Yahoo! Introduces New Logo (Yahoo!)
We’re excited to share the new Yahoo! logo with you. It will begin appearing across Yahoo! properties globally. We wanted a logo that stayed true to our roots (whimsical, purple, with an exclamation point) yet embraced the evolution of our products. Ad Age / Digital Yahoo! has refreshed its 18-year-old logo to match the nearly two-decade-old portal’s ongoing makeover under CEO Marissa Mayer. Capping a 30-day campaign leading up to the official unveiling, Yahoo! pinned the first major redesign of its logo since 1995 to the site’s homepage early Thursday morning. But here’s the punchline: the new logo was not among the 30 teased over the past month. AllThingsD The new logo is slimmer and neat, with all the old serifs gone and minus the longtime whimsical tone. Stark and sensible — with an Optima font flavor and a whole lot of sharp edges (not very kid friendly, IMHO) — it’s very much in keeping with Mayer’s tidy design sensibilities. TechCrunch Honestly, the new logo reminds one a lot of fonts used in the 90s, especially the stock beveled and glossy fonts that appeared on the internet portal GeoCities, where many of us first learned to build these funny things called “Web pages.” Unfortunately, this is no longer the 90s and this logo is feeling pretty dated.
Bezos Courts Washington Post Editors, Reporters (The Washington Post / Business)
The Washington Post’s new owner, Jeffrey P. Bezos, long wary of journalists, courted the paper’s editors and reporters in a series of meetings Wednesday, saying that he is optimistic about the future of journalism and wants to create a “daily ritual bundle” that would appeal to a variety of readers. The Washington Post / Style Bezos had a simple bit of advice for the staff of the newspaper he’ll soon own: Put readers, not advertisers, first. Don’t write to impress each other. And above all, “Don’t be boring.” In a whirlwind series of meetings over two days, the Amazon.com billionaire charmed and disarmed rooms full of skeptical journalists with a relentlessly upbeat vision that evoked the Post’s best traditions while promising to update them for a technologically advanced new era. HuffPost At the town hall session Wednesday afternoon, he said that the newspaper might consider bringing back some of the sections that have been cut in recent years for digital only. Bezos also took other questions from staffers at the meeting, which was live tweeted by Erik Wemple and other Post journalists. NYT By the end of his visit late Wednesday, Bezos seemed to have won over employees who posted photographs of him, speculated on how many electronic devices he had in his pockets, liberally quoted his thoughts on the news business on social media and gave him the hashtag #bezospalooza. “He charmed the room of 20 hard-bitten journalists,” said Jeffrey Leen, the Post’s investigations editor, who attended a lunch meeting with Bezos.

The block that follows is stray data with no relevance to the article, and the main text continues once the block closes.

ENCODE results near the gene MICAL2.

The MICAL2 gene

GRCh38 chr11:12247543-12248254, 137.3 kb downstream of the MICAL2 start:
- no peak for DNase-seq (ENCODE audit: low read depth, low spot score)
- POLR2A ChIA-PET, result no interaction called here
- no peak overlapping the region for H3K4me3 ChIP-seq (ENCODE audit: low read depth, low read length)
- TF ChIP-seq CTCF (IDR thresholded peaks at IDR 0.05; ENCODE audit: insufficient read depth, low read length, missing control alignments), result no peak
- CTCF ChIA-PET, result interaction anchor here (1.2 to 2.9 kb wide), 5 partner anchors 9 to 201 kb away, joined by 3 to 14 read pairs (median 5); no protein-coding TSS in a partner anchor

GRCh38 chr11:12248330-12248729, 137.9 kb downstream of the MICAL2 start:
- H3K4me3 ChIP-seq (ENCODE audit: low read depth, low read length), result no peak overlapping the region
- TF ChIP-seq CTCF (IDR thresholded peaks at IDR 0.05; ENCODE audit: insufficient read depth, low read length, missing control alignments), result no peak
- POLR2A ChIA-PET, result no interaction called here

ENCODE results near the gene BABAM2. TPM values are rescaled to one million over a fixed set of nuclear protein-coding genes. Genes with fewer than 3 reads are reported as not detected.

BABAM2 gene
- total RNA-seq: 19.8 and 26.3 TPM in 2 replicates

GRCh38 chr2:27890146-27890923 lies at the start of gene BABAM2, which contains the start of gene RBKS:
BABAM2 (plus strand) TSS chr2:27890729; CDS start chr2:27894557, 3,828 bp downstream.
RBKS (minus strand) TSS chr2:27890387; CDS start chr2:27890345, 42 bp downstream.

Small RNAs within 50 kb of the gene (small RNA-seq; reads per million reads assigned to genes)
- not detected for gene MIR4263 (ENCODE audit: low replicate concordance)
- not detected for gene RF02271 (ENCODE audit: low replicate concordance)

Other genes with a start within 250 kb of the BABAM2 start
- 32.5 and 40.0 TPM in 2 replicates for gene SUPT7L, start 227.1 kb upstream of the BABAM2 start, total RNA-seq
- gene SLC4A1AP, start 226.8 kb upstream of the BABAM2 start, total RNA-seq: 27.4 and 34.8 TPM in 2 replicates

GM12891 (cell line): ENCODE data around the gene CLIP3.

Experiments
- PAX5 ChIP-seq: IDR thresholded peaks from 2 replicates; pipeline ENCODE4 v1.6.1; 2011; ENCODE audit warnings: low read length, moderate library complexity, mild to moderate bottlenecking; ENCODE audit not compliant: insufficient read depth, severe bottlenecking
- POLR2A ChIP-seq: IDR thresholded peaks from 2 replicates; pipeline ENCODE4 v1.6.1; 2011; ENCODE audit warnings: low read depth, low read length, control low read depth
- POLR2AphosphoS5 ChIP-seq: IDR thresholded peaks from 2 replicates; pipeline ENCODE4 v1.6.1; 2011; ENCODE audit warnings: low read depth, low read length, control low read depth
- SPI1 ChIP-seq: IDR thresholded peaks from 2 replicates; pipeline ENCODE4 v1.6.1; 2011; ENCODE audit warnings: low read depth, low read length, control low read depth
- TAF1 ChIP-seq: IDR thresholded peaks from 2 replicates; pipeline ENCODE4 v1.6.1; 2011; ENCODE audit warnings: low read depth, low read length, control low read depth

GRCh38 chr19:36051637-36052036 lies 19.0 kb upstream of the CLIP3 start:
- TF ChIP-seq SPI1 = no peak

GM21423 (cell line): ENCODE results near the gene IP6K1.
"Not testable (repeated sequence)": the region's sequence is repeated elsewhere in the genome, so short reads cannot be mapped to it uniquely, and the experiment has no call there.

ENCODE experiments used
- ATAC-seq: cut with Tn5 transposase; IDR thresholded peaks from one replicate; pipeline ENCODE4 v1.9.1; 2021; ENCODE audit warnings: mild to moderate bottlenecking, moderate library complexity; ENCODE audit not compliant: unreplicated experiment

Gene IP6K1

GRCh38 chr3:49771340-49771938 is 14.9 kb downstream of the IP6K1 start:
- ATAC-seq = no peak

Manjoo Joins Wall Street Journal as Technology Columnist (WSJ / Digits)
Farhad Manjoo, a leading and influential Silicon Valley voice, is joining The Wall Street Journal as a columnist writing about technology companies, issues, people, products and trends. Manjoo, who currently writes for Slate and Fast Company magazine, joins as the Journal expands its coverage of Silicon Valley and tech around the world. FishbowlNY “I am ecstatic that Farhad will be sharing his deep knowledge, analytical eye and writing flair with our readers,” said Jonathan Krim, the Journal’s global technology editor, in a statement. Manjoo will write two columns a week, one of which will appear in print.
Layoffs at ABC Stations Eliminate Last Political Reporters in San Francisco Bay Area (TVSpy)
Political reporting in Northern California recently took a hit after ABC closed its Sacramento bureau and laid off bureau chief Nannette Miranda along with KGO political reporter Mark Matthews. “I’m really sad to go and worried that fewer media outlets are covering the State Capitol,” Miranda told media blogger Matthews Keys last week after Keys confirmed the Sacramento Bureau had been closed. “Unchecked government means politicians will try to do things they shouldn’t.”